Free Speech Lacks Dignity and Inclusivity – We Need to Fix That

The Seattle Police Department reported that during the second half of 2017 alone, bias-based hate crimes increased by 88 percent compared to the amount in the second half of 2016. There was a total of 240 criminal and non-criminal bias based incidents that were reported to the SPD during this time period.

For some First Amendment absolutists, they argue that the First Amendment should protect all speech because they believe that hate speech acts as a safety valve. They suggest that when folks can express their views through speech, it decreases the amount of hate crimes. For both the city of Seattle and Seattle University, the statistics bolster the argument that hate speech is actually a precursor to violence — especially on our campus.

Seattle U Public Safety reported there were only two cases of assault identified with criminal bias between 2014 and 2015. However, a surge of hate crimes occurred in 2016 with 17 incidents on campus, including student reports of swastikas being written on their whiteboards within the dorms.
As hate crimes have increased over the past five years, hate speech should be regulated in the United States of America. Hate speech should not be protected by the First Amendment because it denies all Americans of their right to liberty promised by the Fourteenth Amendment, and prevents all Americans from becoming involved with the Democratic process. Further, the United States should adopt a free speech clause that accounts for intersectionality in expressing ideas, and reserves the right to human dignity by limiting hate speech.

Those who argue for unregulated free speech say that a marketplace of ideas is necessary for a freely functioning democracy. The marketplace of ideas accounts for all ideas to have the opportunity to enter the public domain, where they will be protected by the First Amendment.

However, the marketplace of ideas does not account for an unequal society where some members have more privilege in getting to speak their thoughts, as well as to be taken seriously by the rest of society. In other words, the marketplace of ideas is inherently not intersectional, and inhibits someone’s ability to speak and be heard due to factors such as their race, gender, sexuality, or amount of wealth.

If these folks get to speak their truth, and are heard by others, they are often the most likely to face retribution for using their right to free speech and expression. Over time, this has a negative effect on one’s ability to participate in the democratic process — if someone is continuously targeted, they might feel more inclined to just not speak at all to avoid hate speech. This severely compromises the marketplace of ideas from accurately representing the United States as a whole, and only allows room for those with large amounts of privilege.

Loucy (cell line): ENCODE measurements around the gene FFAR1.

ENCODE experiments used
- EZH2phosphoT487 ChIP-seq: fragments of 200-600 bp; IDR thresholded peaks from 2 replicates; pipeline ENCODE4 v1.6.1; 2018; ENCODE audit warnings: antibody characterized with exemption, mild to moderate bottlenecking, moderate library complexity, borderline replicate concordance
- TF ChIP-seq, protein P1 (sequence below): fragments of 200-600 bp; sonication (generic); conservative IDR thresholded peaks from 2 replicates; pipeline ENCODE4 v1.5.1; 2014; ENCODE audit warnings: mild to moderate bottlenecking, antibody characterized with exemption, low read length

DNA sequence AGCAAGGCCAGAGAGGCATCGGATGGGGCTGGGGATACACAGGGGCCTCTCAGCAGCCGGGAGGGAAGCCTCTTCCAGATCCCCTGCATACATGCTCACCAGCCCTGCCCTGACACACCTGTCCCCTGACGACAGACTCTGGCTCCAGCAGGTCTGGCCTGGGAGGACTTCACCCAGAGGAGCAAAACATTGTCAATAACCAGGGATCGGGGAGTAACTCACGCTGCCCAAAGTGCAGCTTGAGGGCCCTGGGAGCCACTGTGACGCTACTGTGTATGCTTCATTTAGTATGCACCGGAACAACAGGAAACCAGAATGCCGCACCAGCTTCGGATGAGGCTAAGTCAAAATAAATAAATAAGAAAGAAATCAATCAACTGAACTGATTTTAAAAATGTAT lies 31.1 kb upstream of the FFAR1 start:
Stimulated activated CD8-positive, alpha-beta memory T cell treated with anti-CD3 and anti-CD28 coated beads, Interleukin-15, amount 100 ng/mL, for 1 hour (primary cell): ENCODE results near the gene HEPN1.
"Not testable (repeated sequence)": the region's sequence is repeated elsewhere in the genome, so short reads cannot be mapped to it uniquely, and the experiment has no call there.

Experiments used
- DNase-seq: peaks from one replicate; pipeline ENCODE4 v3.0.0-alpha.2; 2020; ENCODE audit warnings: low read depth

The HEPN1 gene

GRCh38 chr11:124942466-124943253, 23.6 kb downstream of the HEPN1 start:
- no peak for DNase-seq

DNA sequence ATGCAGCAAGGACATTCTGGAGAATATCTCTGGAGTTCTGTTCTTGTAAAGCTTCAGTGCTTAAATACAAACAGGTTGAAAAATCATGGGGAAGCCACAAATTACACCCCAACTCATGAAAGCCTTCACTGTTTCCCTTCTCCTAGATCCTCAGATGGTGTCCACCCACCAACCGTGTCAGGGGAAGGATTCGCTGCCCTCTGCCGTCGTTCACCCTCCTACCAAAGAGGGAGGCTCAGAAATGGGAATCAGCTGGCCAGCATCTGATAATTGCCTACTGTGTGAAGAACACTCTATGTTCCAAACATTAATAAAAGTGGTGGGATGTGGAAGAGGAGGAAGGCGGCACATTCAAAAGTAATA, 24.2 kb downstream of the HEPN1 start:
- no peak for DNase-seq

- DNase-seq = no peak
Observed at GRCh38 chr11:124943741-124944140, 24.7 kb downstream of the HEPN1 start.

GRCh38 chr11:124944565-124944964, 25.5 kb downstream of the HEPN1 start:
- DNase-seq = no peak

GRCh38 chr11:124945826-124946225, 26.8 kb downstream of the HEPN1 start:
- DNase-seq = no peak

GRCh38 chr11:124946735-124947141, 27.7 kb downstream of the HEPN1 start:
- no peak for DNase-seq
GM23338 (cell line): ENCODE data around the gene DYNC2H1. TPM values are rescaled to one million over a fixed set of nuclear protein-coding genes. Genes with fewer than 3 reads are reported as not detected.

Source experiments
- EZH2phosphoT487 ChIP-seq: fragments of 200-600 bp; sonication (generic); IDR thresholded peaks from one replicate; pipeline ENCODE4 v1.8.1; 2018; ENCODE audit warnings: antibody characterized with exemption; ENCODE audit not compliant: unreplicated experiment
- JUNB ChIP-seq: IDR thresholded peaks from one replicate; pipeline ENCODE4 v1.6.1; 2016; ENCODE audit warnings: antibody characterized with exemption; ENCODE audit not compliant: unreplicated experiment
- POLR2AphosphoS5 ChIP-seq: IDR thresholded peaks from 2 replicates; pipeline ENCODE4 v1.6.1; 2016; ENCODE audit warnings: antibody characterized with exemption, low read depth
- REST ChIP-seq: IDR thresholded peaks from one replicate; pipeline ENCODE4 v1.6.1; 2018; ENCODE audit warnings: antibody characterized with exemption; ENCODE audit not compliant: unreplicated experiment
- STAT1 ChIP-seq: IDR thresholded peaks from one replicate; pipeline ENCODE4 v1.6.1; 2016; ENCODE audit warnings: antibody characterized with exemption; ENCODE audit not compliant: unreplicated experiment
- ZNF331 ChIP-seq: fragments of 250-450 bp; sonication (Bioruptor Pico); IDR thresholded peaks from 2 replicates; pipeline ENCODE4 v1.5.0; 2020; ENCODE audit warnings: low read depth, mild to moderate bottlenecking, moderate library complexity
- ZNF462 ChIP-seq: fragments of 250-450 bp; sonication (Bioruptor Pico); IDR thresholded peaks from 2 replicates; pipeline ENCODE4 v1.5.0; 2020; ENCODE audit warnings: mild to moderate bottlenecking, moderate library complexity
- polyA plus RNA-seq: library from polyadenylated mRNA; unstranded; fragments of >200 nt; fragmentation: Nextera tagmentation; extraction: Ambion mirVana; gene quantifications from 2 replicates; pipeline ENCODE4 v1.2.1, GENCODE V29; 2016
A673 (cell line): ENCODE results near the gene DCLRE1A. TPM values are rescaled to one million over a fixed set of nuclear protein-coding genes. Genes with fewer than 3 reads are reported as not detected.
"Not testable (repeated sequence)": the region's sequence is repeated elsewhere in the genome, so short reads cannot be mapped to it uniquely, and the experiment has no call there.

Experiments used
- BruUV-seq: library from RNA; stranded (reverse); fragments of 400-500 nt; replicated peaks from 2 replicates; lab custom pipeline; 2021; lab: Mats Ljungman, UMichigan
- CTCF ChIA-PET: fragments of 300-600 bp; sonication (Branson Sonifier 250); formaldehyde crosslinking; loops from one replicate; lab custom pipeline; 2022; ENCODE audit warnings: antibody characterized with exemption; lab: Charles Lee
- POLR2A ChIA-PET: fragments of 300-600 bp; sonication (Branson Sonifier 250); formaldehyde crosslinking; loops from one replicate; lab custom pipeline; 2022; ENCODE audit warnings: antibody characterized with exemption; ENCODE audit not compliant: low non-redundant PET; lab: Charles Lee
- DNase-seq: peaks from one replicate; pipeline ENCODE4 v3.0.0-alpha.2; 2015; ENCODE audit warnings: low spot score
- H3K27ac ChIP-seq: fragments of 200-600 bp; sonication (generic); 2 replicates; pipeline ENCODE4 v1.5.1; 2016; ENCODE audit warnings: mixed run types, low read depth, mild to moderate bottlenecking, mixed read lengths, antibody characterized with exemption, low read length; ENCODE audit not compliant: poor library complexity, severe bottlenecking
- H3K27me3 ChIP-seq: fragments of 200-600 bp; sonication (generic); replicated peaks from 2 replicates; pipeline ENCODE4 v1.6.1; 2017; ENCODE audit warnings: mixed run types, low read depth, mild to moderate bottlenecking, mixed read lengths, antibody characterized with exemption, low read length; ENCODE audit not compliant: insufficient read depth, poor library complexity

In addition to silencing minorities and women from the democratic process, hate speech is traumatic in and of itself, and can cause psychological damage to these folks. In an interview with Reuters, Professor of Psychology at Northeastern University Lisa Feldman Barrett said that “from the perspective of our brain cells, speech that bullies and torments is literally a form of violence.” Therefore, hate speech denies the right to liberty, protected by the Fourteenth Amendment, to each and every American.

While the United States protects the right to liberty, the right to human dignity is absent from both the United States Constitution and a landmark Supreme Court case. Many other Western countries cite the right to human dignity as a reason to ban hate speech. For example, Austria’s hate speech provision includes “hatred with intentional harming of human dignity.”

In addition to Austria, almost every other developed nation has laws that prohibit the use of hate speech, including most of the European Union, Germany, Great Britain, Canada, Australia, and South Africa. However, they all aren’t perfect—South Africa punishes political dissent as hate speech, and often uses “reverse racism” as a way to punish Africans of color for expressing their opinion. It will be important for U.S. lawmakers or Supreme Court Justices to center intersectionality in the definition of hate speech, so that minorities do not suffer further under the law.

Interestingly enough, the United Nations (UN), of which the United States is a member, also has adopted a free speech clause. In 1965, the UN adopted the International Convention on the Elimination of all Forms of Racial Discrimination, or the first international treaty that directly deals with hate speech. The treaty distinguished four different aspects of hate speech: the dissemination of ideas based on racial superiority, the dissemination of ideas based on racial hatred, the incitement to racial discrimination, and the incitement to acts of racially motivated violence.

In 2017, the UN High Commissioner for Human Rights, Zeid Ra’ad Al Hussein, was still urging for countries adopt legislation expressly prohibiting the values promised in the 1965 UN treaty. While the United States signed the UN treaty over 50 years ago, the federal government nor any individual state in the U.S. has yet to adopt its own hate speech clause, or even define hate speech in a Supreme Court case.

Citizens of the United States of America are promised the rights of freedom of speech, expression, and liberty. This leaves a glaring opportunity for the the legislative or judicial branch of the U.S. to enact a free speech clause that accounts for intersectionality in expressing ideas, and reserves the right to human dignity by limiting hate speech.

Anna Kaplan, Investigative Editor